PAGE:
We know that when Haiti gained its independence in 1804, it immediately abolished slavery. In 1807 the British abolished the slave trade within their so-called British Empire but not the institution of slavery itself, which they came to abolish in 1833 with a new law.

Since 1800 various US states abolished slavery until 1863 when the US Government itself issued the Emancipation Proclamation banning slavery. Similarly many Latin and South American and European countries abolished slavery at various times including France in 1818.

Slavery is a crime against humanity as stipulated in the Rome Statute of the International Criminal Court. In fact the first international convention against slavery was adopted in 1926 under the auspices of the League of Nations classifying the practice as a crime. When the UN was founded in 1945, it adopted the 1926 convention and even augmented it in 1956 with the adoption of a supplementary convention on the abolition of slavery, the slave trade, and institutions and practices similar to slavery. Article 3 of the convention stipulated that anyone involved in slave trade commits a criminal offence that attracts severe penalties.

Because the right not to be enslaved is recognised as non-derogable, i.e. inviolable by anyone under any circumstances, the convention went on to stipulate that no state could therefore make any reservation against it. This means one has to accept the convention as it is in whole. In international law, there are a number of crimes that are considered so serious that they attain what is called ‘jus cogens’ norm. These are aggression, genocide, crimes against humanity, war crimes, piracy, slavery and slave-related practices and torture. These are crimes that under no circumstances whatsoever could they be perpetrated, justified, defended or excused.
Hence the situation in Libya is an international crime scene that by the norms of international law all nations are obligated to take direct action to stop slavery and slave trade in that country. Failure to do so means all nations of the world and international organisations are reneging on their fundamental obligations to uphold a ‘jus cogens’ norm.

Already the African Charter, under Article 5 clearly states that no one should be subjected to slavery or slave trade among other jus cogens crimes. Therefore African governments are required by their own law to take action in Libya. In 2007, the African Commission had already urged African states including Libya to respect the rights of migrants by ensuring that national laws relating to migrants, refugees and internally displaced persons are in line with international standards and conventions.

The situation in Libya is unacceptable. It requires urgent African and global response. So far African leaders have not undertaken any determined and committed effort to address this situation even though the reason African youths are in Libya is because of the failure of African leaders and their governments. It is high time African citizens, like you and me, rise up to demand good governance as the foundation of economic development and growth that will create opportunities for the youth of the continent to remain home with dignity and security.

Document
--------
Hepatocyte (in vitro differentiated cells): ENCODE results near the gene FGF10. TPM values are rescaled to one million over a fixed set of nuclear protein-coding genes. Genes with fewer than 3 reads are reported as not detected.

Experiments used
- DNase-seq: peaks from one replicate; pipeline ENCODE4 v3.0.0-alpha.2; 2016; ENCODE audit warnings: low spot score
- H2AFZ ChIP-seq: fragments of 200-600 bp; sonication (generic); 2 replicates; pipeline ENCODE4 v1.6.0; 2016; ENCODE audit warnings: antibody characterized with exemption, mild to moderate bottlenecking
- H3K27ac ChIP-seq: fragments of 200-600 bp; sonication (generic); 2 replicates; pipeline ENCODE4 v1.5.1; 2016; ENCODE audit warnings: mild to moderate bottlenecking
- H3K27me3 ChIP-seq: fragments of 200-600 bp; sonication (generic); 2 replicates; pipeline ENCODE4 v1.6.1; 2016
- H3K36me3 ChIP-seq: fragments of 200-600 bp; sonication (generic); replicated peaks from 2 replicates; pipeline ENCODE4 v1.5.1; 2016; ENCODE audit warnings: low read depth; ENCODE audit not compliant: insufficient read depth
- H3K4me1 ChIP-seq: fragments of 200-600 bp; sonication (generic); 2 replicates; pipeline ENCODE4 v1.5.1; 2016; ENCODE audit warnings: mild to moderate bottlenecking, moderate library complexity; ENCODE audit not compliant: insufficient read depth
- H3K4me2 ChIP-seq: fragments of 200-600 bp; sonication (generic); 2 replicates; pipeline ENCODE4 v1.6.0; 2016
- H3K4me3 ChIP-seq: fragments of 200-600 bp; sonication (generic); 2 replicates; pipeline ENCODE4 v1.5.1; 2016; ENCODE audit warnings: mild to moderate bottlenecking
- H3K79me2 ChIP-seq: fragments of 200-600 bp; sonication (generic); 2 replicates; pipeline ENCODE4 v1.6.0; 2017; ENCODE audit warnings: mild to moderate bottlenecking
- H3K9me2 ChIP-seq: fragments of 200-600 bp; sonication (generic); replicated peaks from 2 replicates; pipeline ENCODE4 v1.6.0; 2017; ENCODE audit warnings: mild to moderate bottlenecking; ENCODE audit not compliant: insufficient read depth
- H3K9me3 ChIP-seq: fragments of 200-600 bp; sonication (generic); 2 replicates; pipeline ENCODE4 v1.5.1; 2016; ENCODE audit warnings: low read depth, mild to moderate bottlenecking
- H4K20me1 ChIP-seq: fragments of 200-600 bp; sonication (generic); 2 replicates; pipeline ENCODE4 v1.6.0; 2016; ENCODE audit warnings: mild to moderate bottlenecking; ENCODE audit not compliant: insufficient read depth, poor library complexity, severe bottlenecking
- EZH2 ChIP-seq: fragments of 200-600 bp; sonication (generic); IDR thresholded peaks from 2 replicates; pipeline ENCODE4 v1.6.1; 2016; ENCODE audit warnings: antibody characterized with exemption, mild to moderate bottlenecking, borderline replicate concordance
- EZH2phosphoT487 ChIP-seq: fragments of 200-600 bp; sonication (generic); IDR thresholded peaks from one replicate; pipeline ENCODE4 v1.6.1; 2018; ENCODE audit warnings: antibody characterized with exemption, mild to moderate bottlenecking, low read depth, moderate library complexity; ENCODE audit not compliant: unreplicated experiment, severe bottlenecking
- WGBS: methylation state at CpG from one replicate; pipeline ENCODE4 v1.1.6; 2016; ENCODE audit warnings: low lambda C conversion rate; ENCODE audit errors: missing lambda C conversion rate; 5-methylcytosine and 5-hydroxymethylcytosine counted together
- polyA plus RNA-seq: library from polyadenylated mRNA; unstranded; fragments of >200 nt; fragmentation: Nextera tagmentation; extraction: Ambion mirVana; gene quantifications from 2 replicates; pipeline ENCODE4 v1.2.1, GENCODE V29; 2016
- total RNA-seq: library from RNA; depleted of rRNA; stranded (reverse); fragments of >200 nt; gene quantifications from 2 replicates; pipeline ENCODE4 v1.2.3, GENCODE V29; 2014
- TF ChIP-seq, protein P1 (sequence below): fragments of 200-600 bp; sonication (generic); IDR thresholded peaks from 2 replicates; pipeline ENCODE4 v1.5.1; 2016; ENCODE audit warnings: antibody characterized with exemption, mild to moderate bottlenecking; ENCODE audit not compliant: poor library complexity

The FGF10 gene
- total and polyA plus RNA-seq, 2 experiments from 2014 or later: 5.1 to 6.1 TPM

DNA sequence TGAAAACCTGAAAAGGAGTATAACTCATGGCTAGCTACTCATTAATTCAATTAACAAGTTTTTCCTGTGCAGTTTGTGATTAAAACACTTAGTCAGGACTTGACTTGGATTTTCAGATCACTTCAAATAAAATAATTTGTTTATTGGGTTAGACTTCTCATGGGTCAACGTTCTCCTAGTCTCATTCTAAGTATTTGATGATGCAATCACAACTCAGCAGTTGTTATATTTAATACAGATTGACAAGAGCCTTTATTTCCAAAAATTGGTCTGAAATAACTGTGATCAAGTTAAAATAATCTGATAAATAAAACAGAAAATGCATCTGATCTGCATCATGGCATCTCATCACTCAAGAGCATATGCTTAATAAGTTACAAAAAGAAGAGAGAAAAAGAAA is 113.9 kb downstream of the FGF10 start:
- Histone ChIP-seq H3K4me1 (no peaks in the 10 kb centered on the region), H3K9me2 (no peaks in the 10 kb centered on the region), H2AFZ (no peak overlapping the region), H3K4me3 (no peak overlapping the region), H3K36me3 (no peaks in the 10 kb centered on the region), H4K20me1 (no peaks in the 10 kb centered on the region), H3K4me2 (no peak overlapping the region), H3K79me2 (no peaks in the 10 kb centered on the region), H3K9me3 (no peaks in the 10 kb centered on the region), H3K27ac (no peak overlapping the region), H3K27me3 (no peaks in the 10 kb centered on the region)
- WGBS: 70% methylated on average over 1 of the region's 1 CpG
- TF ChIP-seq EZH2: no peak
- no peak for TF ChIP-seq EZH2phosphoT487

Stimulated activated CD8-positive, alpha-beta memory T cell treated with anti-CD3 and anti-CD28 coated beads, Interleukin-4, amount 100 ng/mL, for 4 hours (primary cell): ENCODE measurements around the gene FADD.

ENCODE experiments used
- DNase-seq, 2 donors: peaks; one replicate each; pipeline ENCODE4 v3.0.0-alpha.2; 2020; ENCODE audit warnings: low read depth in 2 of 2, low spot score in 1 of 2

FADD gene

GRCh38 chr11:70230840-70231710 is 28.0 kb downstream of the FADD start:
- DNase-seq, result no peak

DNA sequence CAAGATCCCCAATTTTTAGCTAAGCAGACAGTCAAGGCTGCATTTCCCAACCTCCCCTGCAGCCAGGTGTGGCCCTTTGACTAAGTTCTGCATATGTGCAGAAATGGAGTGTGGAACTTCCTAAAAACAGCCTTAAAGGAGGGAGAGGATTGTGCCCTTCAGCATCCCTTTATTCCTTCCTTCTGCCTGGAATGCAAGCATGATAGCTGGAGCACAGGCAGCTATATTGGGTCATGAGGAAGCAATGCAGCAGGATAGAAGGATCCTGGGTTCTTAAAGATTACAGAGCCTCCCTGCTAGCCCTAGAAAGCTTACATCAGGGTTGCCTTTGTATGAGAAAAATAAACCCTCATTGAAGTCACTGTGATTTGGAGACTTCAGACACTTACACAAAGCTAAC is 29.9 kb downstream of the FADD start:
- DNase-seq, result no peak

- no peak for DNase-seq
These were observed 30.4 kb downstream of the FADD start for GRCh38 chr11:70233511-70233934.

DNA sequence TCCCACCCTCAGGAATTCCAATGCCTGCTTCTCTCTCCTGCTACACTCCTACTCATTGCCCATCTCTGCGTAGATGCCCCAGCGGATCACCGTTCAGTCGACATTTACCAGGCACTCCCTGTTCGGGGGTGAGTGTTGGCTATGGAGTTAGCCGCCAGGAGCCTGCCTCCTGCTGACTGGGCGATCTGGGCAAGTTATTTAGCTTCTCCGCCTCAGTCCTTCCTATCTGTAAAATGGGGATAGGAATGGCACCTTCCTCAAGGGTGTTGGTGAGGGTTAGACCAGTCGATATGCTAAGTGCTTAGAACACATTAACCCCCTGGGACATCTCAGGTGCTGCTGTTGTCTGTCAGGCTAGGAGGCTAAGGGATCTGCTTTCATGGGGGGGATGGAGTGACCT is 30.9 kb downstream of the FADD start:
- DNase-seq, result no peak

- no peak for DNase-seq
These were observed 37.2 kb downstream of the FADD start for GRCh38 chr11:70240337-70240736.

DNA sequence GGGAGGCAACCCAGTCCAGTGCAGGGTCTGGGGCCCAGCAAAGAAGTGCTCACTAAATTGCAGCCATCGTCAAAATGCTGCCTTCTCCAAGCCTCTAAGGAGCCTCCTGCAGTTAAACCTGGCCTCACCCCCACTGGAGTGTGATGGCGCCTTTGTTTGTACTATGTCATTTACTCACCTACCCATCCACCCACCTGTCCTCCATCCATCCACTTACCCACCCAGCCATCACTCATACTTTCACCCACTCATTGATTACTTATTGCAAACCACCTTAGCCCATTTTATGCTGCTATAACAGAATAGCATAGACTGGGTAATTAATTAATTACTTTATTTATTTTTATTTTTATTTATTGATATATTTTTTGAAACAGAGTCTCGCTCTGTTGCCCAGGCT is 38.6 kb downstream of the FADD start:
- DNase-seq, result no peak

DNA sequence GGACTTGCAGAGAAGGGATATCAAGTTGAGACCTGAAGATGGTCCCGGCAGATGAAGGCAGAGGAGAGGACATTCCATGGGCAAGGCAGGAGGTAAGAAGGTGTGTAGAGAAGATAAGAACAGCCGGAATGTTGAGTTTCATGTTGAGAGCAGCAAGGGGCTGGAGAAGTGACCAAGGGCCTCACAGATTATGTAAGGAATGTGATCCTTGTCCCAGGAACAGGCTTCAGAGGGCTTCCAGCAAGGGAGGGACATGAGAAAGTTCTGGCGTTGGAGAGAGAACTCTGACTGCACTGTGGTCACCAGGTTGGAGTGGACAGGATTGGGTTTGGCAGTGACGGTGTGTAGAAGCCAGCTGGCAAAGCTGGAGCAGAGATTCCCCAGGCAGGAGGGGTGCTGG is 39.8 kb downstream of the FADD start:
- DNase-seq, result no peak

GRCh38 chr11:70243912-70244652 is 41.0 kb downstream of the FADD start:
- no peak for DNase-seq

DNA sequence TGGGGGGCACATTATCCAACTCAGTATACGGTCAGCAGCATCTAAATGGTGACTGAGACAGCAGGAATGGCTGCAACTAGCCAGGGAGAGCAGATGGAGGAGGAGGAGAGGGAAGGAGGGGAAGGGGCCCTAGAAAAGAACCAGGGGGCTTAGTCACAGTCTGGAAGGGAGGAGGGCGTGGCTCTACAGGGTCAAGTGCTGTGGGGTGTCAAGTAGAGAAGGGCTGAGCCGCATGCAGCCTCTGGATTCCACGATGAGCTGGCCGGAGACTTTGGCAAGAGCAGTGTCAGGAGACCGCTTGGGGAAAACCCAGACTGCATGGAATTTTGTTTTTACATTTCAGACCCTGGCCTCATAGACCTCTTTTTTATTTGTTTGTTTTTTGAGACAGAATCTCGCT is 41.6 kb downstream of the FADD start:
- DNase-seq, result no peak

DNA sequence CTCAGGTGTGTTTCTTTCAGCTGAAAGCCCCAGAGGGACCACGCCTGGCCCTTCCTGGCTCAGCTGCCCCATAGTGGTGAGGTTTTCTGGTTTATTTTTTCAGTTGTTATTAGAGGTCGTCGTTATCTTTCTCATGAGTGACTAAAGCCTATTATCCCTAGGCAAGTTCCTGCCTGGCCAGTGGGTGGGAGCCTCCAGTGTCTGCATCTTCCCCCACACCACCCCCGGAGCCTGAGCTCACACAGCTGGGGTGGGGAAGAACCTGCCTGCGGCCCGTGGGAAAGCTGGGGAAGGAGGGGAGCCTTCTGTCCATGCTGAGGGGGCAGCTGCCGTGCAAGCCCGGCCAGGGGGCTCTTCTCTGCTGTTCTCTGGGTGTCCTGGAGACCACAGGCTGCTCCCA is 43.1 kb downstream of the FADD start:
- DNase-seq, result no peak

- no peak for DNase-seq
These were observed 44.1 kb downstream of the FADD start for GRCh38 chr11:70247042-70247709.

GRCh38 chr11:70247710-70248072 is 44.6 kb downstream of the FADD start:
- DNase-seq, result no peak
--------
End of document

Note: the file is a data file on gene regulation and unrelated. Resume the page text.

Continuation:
There is need to engage the United Nations to enforce international law in Libya. Human traffickers and those engaged in slavery and slave trade must be forcefully contained and brought to justice. The European Union and European governments must be engaged to review their immigration laws and practices to promote and facilitate legal migration and combat xenophobia.

Fragile or collapsed states such as Libya must be engaged more effectively and strategically to enable them to stand up on their own to recover and end conflicts. Above all there is need to review global economic and political institutions, laws and processes in order to ensure fair trade, widespread prosperity and equal participation and protection between nations.

As an immediate and rapid response, the African Union must begin to mobilize its forces to clampdown on slave trading centres, traffickers and perpetrators of slavery in Libya. Given the international dimension of the crime of slavery, the law is on the side of nations to use all means to bring slavery to a stop immediately.

The AU action must be authorized by the UN Security Council and supported by the EU as well as the Gulf Cooperation Council and the Organisation of Islamic Conference among other global and regional institutions.
After enduring the abominable Arab Slave Trade and the Atlantic Slave Trade of many centuries ago, Africa and Africans and indeed the world must not ever allow Africans to undergo another round of slavery especially inside Africa itself. Therefore the world has a moral, legal and political obligation to use all means including military force to stop slavery in Libya and in all other parts of Africa and the world.

Furthermore Arab societies and individuals have to abandon racism and the misguided notion that the Black person is inferior to the Arab person. Thus the Arab societies, institutions and leaders in all spheres need to engage in soul searching to uphold the sanctity, dignity and equality of all human beings. In that regard the African Union and African governments must set values and standards in the relationship it builds with other nations and races to ensure that discrimination and violations of the rights and dignity of the African are not tolerated anywhere.


Edi Mass Jobe is the chairman of EM Holdings and until last month the head of Atlas oil company. He studied engineering at the prestigious University of Manchester and later worked for Shell where he became the highest ranked African before leaving to set up Elton Gambia. He is a much sought-after global energy consultant.